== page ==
It could be that over time the blue paint on Chessie locomotives faded.

News reports about the painting of No. 8272 indicated that the Baltimore & Ohio Railroad Museum in Baltimore provided paint records to personnel at the CSX Huntington locomotive shop where No. 8272 was repainted into the Chessie livery.

Presumably, that meant that the shop forces had the correct blueprint for how the Chess-C livery was applied.

No. 8272 is a GE-built locomotive and all of the images I’ve seen of locomotives wearing the Chess-C livery have been EMD products. Perhaps that is a factor here.

There are railfans who make it their business to “police” whether heritage locomotives are authentic.

There is a guy who lives in Maryland who has posted more than once his view that FPA-4 No. 800 on the Cuyahoga Valley Scenic Railroad is not an authentic B&O livery because it lacks the wrong shade of blue.

All of that matters little to me, though. Heritage units are as close as I’m going to get to making photographs of locomotive liveries that has long since passed into history.

Class 1 Railroad Employment Fell in May

June 23, 2017

Employment on Class 1 railroads in mid May fell 2.42 percent from the corresponding figure recorded in May 2016, the U.S. Surface Transportation Board reported.

The STB said the railroads employed 149,032, a drop of 0.05 percent from the mid-April tally.

Of the six employment categories, five reported decreases compared with mid-April.

That included executives, officials and staff assistants, down 0.99 percent to 8,745 employees; professional and administrative, down 1.3 percent to 12,506; maintenance of way and structures, down 0.18 percent to 34,158; maintenance of equipment and stores, down 0.44 percent to 27,726; and transportation other than train and engine, down 0.41 percent to 5,825.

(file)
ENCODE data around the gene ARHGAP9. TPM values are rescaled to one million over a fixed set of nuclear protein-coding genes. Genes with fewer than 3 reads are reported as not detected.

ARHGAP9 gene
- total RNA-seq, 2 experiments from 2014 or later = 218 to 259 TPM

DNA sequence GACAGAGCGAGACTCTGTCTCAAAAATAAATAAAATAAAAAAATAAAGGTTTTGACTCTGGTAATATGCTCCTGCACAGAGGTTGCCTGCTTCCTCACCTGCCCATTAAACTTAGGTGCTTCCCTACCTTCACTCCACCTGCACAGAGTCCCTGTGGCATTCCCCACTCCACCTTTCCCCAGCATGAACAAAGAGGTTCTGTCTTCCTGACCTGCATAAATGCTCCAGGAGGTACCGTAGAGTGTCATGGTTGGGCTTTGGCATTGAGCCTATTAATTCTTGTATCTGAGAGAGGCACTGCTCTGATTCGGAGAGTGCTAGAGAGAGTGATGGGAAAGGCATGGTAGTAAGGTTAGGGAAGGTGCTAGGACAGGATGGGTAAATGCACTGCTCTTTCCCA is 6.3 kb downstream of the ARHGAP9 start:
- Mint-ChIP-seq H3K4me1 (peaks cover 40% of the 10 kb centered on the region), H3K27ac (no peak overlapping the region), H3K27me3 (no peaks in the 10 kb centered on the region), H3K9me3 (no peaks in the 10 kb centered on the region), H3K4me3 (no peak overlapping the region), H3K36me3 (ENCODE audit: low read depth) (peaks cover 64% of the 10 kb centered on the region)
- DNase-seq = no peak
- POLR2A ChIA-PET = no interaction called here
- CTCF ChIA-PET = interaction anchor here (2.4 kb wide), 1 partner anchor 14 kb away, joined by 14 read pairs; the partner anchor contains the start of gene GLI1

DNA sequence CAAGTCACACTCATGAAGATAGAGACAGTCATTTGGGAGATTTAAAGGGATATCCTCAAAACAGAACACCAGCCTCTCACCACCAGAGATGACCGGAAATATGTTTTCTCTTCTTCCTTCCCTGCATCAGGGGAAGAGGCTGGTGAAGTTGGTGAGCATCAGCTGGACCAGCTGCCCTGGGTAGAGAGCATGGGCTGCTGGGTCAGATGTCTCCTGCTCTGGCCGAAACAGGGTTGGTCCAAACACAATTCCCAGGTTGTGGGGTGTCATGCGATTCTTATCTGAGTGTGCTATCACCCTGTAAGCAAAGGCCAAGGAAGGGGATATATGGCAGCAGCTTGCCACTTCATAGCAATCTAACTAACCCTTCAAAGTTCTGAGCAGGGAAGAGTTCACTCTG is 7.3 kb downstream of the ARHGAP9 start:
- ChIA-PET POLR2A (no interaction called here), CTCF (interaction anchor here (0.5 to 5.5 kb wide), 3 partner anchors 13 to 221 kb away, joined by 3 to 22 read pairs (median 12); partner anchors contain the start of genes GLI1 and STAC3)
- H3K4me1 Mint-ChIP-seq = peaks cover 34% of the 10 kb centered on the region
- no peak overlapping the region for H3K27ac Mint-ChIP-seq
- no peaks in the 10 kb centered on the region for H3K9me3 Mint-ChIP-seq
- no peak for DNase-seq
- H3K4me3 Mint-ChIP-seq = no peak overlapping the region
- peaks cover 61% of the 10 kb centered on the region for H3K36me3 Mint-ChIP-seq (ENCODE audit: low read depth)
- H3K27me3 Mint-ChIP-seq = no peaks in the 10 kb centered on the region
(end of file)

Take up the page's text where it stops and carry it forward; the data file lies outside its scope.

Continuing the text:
Train-and-engine employment rose 0.64 percent to 60,072 employees between mid-April and mid-May.

Compared with May 2016, all categories except train-and-engine transportation saw declines.

Executives, officials and staff assistants fell 5.69 percent; professional and administrative fell 8.57 percent; maintenance of way and structures fell 6.08 percent; maintenance of equipment and stores fell 4.73 percent; and transportation other than train and engine fell 5.85 percent.

Employment in the train-and-engine transportation category rose 3.37 percent on a year-over-year basis.

Fire Destroys P&LE Station near Beaver Falls

June 23, 2017

A Pittsburgh & Lake Erie passenger station in Beaver Falls, Pennsylvania, will be razed after it was heavily damaged by fire.

Firefighters told local news media that trying to bring the blaze under control was difficult because the area had no fire hydrants.

That forced fire fighters to use a relay pump to supply water for their efforts.

Known as College Hill station, the two-story structure opened in 1910 and was used to carry passengers to Geneva College.

It was later used by the PAT commuter trains until they were discontinued in 1985. The building was last used in the early 1990s.

Tickets on Sale for NKP 765 Trips on CVSR

June 22, 2017

Tickets are now on sale for excursions behind Nickel Plate Road 2-8-4 No. 765, which will return to the Cuyahoga Valley Scenic Railroad for two weekends in September.